tTG, which target tTG, and anti-EMA, which target the endomysium, a tTG-containing layer of connective muscle tissue.

The first – and, ideally, only – necessary step for a conclusive celiac diagnosis is a serological assay that measures either anti-EMA or anti-tTG immunoglobulins. Positive results from these tests are usually followed by a confirmatory jejunal (small intestine) biopsy, so high specificity is particularly critical for screening assays. Since CD reportedly affects approximately one percent of the population, even a small decrease in specificity can cause a significant jump in the false positive rate and possibly unneeded biopsies.

Clinicians have considered EMA assays to be the gold standard for celiac diagnosis specificity for decades, but today EMAs share that distinction with tTG assays. This is due in large part to the development of human recombinant tTG assays, as its highly pure and conformationally correct antigen can achieve much higher specificity and sensitivity than that for previous generations. But while human recombinant tTG and EMA assays may be equals with respect to sensitivity and specificity, the efficiency of the diagnostic processes surrounding the two assays is not.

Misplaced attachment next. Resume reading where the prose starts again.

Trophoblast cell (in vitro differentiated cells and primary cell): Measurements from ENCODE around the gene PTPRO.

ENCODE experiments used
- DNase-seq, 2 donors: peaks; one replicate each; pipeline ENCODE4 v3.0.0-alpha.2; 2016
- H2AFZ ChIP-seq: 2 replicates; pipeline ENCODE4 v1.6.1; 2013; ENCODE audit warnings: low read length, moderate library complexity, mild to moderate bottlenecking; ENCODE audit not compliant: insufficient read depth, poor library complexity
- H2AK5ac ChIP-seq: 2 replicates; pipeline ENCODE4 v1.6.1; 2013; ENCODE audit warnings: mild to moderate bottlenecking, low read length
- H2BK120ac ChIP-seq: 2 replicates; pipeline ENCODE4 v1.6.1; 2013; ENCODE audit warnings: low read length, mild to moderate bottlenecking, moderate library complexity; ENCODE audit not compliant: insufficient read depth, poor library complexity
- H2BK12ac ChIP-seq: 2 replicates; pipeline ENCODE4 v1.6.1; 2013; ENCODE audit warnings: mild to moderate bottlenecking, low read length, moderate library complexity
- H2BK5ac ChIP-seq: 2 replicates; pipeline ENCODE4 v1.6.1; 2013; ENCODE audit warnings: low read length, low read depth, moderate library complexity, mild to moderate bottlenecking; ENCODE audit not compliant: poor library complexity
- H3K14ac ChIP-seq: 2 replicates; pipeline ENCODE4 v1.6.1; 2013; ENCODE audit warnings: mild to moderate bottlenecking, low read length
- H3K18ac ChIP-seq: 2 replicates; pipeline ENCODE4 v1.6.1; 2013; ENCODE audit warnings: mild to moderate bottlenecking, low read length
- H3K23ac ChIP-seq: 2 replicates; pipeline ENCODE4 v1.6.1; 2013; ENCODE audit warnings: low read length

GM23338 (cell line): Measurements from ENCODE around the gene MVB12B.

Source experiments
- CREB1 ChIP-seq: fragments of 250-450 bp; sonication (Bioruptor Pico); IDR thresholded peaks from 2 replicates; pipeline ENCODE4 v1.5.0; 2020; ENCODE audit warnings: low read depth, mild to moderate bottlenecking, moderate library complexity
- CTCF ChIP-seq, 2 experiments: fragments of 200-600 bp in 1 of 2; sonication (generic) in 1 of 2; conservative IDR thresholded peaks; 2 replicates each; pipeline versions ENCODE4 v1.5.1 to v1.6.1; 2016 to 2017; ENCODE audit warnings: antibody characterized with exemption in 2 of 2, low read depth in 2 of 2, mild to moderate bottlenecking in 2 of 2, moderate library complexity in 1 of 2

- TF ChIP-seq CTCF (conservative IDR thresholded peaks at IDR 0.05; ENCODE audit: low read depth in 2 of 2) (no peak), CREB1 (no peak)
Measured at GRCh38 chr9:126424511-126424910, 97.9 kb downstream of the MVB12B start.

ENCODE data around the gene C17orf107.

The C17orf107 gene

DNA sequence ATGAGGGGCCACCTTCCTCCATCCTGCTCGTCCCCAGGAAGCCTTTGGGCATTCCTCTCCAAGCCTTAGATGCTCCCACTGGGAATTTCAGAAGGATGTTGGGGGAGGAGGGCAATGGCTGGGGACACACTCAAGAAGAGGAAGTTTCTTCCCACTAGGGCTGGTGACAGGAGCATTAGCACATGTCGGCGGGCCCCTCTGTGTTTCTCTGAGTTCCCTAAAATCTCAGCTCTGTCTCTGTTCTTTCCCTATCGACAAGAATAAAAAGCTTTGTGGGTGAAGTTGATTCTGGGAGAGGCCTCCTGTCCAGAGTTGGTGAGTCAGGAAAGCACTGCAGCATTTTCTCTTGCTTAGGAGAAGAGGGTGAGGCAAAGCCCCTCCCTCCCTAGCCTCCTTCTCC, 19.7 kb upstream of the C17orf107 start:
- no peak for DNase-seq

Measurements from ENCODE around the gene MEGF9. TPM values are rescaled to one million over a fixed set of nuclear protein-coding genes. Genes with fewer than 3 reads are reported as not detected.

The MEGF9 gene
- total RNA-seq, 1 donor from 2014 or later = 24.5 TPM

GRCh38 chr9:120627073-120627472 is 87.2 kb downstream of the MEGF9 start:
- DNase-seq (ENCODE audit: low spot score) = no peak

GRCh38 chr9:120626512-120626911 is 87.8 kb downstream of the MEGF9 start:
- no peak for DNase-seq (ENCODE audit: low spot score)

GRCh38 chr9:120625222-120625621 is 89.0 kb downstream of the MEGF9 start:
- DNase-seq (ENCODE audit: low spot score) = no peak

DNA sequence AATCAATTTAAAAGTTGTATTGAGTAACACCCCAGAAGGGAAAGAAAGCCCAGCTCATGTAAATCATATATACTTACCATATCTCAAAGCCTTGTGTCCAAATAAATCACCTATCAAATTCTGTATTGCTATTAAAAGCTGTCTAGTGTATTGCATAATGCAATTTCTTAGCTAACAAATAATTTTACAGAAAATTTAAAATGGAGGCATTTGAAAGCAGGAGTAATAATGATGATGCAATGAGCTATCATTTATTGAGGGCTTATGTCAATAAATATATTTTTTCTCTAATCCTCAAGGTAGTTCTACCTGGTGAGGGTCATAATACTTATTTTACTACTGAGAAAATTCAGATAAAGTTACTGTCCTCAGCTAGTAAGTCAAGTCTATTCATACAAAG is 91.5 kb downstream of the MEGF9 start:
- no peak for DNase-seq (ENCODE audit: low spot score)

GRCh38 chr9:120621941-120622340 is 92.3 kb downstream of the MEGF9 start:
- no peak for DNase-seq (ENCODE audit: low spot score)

Laboratory Processes

The potential for automation in the tTG and EMA analytical processes is very different. While EMA (based on indirect immunofluorescence) is labor intensive and costly, much of the anti tTG analytical workload can be automated without impacting diagnostic accuracy. Since they have achieved parity with EMA for specificity and sensitivity, tTG assays can now offer clinicians a much more cost-effective solution for confirming a CD diagnosis.

Although a number of automated analytical instruments can run tTG assays, certain features are worth noting. Among the most important features for many labs is continuous random access. Instead of waiting for a sufficient number of samples to fill a plate, samples are able to be run as they come in. Greater flexibility is possible without added costs, which simultaneously decreases laboratory turnaround time (TAT) and can increase profitability.